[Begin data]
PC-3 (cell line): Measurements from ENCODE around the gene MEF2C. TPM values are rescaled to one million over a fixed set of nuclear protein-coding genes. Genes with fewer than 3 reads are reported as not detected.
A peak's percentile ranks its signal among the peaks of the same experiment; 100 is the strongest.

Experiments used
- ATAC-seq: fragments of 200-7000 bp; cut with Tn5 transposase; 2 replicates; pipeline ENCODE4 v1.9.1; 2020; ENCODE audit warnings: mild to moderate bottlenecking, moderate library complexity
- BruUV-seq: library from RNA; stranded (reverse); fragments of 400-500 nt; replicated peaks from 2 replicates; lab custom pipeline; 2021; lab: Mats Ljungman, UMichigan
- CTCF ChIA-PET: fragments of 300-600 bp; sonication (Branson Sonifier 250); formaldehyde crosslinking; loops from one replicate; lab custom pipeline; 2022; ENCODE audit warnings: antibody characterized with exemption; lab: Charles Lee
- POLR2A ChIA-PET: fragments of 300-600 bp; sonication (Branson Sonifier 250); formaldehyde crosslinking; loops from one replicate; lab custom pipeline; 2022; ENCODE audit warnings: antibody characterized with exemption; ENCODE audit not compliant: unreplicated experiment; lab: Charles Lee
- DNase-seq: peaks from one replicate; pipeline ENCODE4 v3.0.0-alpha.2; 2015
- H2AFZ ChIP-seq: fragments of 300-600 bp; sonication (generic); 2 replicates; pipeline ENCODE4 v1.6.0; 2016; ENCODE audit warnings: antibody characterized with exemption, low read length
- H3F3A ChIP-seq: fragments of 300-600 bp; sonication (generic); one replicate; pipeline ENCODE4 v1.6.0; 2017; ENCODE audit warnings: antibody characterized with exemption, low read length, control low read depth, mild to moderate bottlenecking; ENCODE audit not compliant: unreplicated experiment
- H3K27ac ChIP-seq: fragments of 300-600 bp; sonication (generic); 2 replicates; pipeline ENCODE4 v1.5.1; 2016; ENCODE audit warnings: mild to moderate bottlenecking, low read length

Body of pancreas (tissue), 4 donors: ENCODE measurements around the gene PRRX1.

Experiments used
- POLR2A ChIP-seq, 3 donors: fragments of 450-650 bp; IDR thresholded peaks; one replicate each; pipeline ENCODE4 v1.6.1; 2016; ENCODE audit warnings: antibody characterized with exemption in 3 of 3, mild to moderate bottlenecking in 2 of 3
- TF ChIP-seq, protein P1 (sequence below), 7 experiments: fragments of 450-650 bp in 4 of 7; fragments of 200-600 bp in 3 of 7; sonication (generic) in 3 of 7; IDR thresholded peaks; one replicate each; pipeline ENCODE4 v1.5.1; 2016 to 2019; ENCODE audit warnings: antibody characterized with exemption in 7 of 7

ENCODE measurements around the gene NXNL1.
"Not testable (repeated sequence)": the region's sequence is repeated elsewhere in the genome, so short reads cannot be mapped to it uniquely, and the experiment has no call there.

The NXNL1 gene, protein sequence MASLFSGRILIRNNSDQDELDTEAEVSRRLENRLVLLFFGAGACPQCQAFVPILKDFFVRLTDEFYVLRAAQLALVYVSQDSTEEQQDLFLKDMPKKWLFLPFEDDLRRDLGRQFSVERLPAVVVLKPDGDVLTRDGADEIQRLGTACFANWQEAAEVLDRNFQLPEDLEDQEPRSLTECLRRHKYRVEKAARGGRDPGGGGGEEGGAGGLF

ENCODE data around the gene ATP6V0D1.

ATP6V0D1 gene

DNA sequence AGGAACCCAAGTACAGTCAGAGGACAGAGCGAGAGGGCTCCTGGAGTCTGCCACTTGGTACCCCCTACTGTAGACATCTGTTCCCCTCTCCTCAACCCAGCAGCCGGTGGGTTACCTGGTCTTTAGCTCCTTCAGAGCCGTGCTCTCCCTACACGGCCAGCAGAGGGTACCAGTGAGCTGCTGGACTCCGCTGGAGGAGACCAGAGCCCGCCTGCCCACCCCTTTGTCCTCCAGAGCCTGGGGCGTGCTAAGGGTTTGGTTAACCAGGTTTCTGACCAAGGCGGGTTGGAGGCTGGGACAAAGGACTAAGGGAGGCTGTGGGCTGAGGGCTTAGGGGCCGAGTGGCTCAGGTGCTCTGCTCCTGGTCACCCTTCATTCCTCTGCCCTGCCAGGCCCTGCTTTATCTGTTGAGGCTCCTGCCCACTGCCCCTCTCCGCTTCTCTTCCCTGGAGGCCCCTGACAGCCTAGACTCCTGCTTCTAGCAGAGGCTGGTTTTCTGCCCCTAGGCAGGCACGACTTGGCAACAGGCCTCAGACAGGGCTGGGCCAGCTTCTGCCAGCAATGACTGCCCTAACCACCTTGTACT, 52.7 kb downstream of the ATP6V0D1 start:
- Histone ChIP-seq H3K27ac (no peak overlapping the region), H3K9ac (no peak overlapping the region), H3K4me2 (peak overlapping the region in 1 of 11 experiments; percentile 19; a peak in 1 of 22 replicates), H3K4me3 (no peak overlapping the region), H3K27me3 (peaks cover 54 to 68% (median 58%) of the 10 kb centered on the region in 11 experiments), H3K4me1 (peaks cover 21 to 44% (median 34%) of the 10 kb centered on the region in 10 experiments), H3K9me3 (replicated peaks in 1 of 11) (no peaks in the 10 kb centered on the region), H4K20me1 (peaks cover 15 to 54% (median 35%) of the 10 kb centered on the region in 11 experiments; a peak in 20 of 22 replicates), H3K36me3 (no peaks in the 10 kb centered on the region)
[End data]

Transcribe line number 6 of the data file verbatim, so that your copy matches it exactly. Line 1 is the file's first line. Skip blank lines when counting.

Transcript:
- CTCF ChIA-PET: fragments of 300-600 bp; sonication (Branson Sonifier 250); formaldehyde crosslinking; loops from one replicate; lab custom pipeline; 2022; ENCODE audit warnings: antibody characterized with exemption; lab: Charles Lee